Different school fruit schemes already exist in some European countries, but according to the Commission proposal “much more” can be done and the EU scheme will help to upgrade existing initiatives as well as “get new programmes off the ground”. The Commission suggests funding 50% of the national initiatives and 75% of the programmes in the convergence regions where GDP per capita is lower.

If the proposal is adopted, EU co-funded distribution of fruit and vegetables would begin at the start of the 2009/2010 school year.

The need for increased fruit and vegetable consumption among children

There is no doubt about the desirability of encouraging increased fruit and vegetable consumption among children.

Consumption of fruit and vegetables in Europe is at best stagnating and, in most cases, is at a level well below the WHO minimum recommendation of 400 gr/day. Among the youngest, the level of consumption is even more worrying.

The rise in childhood obesity is now reaching an epidemic level in Europe. In the EU, nearly a quarter of overweight children are obese, around 3 million, and medically at risk of several diseases.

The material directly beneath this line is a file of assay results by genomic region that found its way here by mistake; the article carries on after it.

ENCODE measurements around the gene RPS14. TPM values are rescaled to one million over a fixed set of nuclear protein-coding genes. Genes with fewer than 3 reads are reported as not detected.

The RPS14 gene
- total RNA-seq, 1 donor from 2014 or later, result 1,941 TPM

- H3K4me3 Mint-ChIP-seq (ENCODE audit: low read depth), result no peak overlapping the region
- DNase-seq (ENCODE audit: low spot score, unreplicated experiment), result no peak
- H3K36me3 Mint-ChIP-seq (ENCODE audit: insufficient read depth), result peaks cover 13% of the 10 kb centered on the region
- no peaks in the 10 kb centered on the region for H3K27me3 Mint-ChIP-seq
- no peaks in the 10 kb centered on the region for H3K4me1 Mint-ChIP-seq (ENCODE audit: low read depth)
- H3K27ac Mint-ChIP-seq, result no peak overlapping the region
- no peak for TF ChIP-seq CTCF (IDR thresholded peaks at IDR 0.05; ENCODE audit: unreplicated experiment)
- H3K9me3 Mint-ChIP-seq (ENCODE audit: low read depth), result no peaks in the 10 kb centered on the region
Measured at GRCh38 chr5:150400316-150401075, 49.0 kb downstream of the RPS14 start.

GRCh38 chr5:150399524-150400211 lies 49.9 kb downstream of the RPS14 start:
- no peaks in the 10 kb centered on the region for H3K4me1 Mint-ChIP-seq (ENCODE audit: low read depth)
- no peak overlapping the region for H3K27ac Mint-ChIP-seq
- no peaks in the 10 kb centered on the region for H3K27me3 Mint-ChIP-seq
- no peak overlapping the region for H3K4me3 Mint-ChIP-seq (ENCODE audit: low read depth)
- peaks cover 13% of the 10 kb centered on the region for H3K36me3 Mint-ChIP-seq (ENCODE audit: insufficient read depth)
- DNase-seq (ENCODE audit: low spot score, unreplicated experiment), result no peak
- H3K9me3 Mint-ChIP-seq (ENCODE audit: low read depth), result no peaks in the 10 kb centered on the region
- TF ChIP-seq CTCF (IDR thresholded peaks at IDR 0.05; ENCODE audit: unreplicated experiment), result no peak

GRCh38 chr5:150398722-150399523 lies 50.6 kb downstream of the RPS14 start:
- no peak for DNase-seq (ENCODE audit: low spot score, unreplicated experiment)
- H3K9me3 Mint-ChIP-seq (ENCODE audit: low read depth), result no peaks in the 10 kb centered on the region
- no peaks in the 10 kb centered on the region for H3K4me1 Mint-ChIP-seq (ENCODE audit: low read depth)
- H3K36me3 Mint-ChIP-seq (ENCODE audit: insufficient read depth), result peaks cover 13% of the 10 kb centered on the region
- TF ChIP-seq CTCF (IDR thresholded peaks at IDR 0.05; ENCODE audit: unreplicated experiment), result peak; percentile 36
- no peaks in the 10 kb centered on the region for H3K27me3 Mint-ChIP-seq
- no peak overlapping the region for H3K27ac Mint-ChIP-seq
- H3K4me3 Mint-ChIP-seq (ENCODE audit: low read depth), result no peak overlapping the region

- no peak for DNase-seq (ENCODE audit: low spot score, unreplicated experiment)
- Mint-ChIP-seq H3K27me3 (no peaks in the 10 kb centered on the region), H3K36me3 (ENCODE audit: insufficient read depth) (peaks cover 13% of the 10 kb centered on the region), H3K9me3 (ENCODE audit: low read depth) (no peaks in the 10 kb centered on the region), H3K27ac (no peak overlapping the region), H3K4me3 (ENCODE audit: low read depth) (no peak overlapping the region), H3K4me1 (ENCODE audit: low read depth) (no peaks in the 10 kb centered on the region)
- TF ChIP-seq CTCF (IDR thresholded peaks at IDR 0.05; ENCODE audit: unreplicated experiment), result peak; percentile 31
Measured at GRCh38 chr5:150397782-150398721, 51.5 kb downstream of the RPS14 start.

A balanced diet, rich in fruit and vegetables, combined with increased physical activity are the two recognised and undisputed steps to rectify obesity. A causal relationship between obesity and lack of fresh fruit and vegetables consumption is well-established.

The importance of subsidiarity

The presentation of a School Fruit Scheme proposal was conditional on the conclusions of an assessment demonstrating its value added at European level and analysing the advantages and drawbacks of different options. The two questions posed in the public consultation were:

What are the strengths and weaknesses as well as necessary conditions for successful implementation of such programs?

What is the added-value by European action to existing programs in the Member states and regions?

The second question raises the subsidiarity test. No matter how valuable the initiative, if there is no value added at the EU level, it should be left to the member states. The two instances where value added can be clearly established are the existence of trans-boundary externalities and the existence of economies of scale in undertaking the action at the EU level.